Coming out at Garlieston's pebbly beach, a footpath along the coast leads up through bluebell woods to a spooky tumbledown cottage. Here, squeeze through a pair of rusted iron gates that look like something from a gothic film set and you're suddenly out of the woods and following a bracken-edged clifftop path that leads to the ruin of Cruggleton Castle and the ultimate picnic spot.

The castle's solitary remaining arch frames a cascade of cliffs sinking into clear sapphire water. Leg-wobblingly far below, as the waves break over smooth rock, their spreading surf nudges cormorants and gulls to launch themselves off on fishing expeditions, or to seek out a more restful perch on little tufts of grass that have survived in ledges among the cliffs.

It's tempting to do the same walk every day, but then you would be missing out on the area's other attractions. Ten minutes' drive north, for example, brings you to Wigtown, Scotland's answer to Hay-on-Wye, with an annual literary festival that takes place each autumn. Here many of the 30 or so local book shops skirt a pretty village square, as do its post office, butcher and pub - although on the day I visited, people were showing more interest in the town hall's webcam of an osprey hatching in a nearby nest than in the retail possibilities.

From cavernous second-hand shops to a specialist in supplying ancient newspapers, Wigtown's book shops are the kind of places where you go in looking for a specific title and come out two hours later clutching a dozen books and a stomach swollen from the owner's generosity with cups of tea. Presumably many of the previous guests at High Lodge know the feeling. The cottage was originally designed as a writer's retreat, and a flick through the visitors' book shows that at least one visitor was so inspired by her stay that she ended up writing a book there (it now sits on the cottage's shelves alongside Ian McEwan's Atonement and Gordon Adair's spooky A Closed Book).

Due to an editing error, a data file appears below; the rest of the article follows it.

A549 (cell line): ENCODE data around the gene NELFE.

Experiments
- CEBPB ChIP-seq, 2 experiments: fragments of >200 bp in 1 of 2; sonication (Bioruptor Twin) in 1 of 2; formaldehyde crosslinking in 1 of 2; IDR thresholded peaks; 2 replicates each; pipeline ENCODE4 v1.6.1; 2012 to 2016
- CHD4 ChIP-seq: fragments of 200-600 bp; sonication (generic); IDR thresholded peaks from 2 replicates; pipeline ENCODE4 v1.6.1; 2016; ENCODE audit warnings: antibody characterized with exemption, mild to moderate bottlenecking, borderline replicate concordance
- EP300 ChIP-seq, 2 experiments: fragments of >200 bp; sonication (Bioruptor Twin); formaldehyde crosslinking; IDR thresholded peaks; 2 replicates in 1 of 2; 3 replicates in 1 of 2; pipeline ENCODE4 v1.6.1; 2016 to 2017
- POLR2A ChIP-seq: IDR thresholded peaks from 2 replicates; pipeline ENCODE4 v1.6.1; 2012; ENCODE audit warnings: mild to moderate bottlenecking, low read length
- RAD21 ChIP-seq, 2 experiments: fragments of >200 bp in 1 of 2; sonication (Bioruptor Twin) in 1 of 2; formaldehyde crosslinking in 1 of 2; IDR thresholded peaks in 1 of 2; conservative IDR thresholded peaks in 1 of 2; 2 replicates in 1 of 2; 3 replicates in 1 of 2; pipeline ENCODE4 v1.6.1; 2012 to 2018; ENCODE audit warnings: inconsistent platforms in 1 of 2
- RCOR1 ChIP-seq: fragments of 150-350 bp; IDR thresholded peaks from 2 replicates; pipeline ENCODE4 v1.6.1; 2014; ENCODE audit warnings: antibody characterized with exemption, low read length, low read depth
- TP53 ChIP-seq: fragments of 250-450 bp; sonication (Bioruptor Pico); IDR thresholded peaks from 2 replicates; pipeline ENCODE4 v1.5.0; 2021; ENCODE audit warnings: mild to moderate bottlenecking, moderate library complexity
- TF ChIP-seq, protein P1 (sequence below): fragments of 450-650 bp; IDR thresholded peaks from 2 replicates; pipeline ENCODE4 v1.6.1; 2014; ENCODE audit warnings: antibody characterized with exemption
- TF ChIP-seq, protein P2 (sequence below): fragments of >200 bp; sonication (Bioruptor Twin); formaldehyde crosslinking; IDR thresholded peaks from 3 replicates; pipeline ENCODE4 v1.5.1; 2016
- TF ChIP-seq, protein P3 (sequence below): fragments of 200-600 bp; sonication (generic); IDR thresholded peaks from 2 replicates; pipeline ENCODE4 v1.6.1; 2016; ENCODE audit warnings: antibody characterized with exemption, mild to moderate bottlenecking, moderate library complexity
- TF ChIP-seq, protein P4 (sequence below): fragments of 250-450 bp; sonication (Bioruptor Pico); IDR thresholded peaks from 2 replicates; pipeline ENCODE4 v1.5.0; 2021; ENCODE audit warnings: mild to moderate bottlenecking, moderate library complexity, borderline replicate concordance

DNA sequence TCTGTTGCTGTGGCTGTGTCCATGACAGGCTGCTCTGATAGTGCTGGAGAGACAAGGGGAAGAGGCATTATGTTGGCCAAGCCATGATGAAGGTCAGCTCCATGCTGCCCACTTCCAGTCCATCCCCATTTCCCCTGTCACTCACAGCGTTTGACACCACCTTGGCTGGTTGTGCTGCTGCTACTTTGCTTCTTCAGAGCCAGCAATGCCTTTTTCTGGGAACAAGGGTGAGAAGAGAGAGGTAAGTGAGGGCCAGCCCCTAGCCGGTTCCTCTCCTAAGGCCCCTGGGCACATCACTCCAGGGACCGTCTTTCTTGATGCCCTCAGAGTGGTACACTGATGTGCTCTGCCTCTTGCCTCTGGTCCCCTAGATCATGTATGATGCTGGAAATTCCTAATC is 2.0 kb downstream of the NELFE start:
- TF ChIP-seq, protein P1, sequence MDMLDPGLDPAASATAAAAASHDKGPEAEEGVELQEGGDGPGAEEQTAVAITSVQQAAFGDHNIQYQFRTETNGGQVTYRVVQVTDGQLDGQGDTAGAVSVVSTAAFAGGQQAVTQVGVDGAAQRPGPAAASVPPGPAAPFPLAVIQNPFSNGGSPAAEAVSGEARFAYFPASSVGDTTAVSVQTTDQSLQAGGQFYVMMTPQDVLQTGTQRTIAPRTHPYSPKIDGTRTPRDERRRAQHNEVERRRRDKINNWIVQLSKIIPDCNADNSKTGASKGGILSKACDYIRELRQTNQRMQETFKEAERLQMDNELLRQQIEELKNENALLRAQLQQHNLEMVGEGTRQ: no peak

There is history close to High Lodge too. Five minutes' drive in the other direction brings you to Whithorn, which as the place where St Ninian settled in the 4th century lays claim to being home to the first Christian church in Scotland. Further south still, on the tip of this spear of land, is the picturesque Isle of Whithorn. Actually a village set around a harbour rather than an island, this is the site of St Ninian's cave. You can still reach the cave, and its carved crosses, by wandering out along the rocky, clover-sprung shoreline at the edge of the village. Or you can just sit in the sun and watch as white-sailed boats spill out from the nearby harbour.

But if you really want something to remember Galloway by, take a tip from Finn and drive out over the moors north of Mochrum. Here, in a lonely field ,you suddenly come up against the surreal sight of a large herd of shaggy Galloway Belties. As the name suggests, this special local breed of cow is all black, except for a neat white stripe, like a girdle, around its waist. Up close they are far fiercer looking than their eyelash-batting sisters on the postcards down in Wigtown. Still, they're pretty enough for it to be best not to visit just before dinner - especially if you've got an organic joint roasting away in High Lodge's Rayburn.

High Lodge costs from £145-£325 per week (01988 600694; www.cottageguide.co.uk/highlodge). The McCreaths also have two larger properties to rent within the main farm courtyard, as well as kennels for guests' dogs. The 2004 Wigtown Book Festival takes place from 18 to 26 September (01988 402036; www.wigtown-booktown.co.uk). For information contact the tourist board (01387 253862; www.visitdumfriesandgalloway.co.uk)

Arts and Entertainment
Books should be for everyone, says Els, 8. Publisher Scholastic now agrees
booksAn eight-year-old saw a pirate book was ‘for boys’ and took on the publishers
Life and Style
Mary Beard received abuse after speaking positively on 'Question Time' about immigrant workers: 'When people say ridiculous, untrue and hurtful things, then I think you should call them out'
tech
Life and Style
Most mail-order brides are thought to come from Thailand, the Philippines and Romania
life
News
i100
Life and Style
tech
Voices
Margaret Thatcher, with her director of publicity Sir Gordon Reece, who helped her and the Tory Party to victory in 1979
voicesThe subject is being celebrated by the V&A museum, triggering some happy memories for former PR man DJ Taylor
Independent Travel Videos
Independent Travel Videos
Simon Calder in Amsterdam
Independent Travel Videos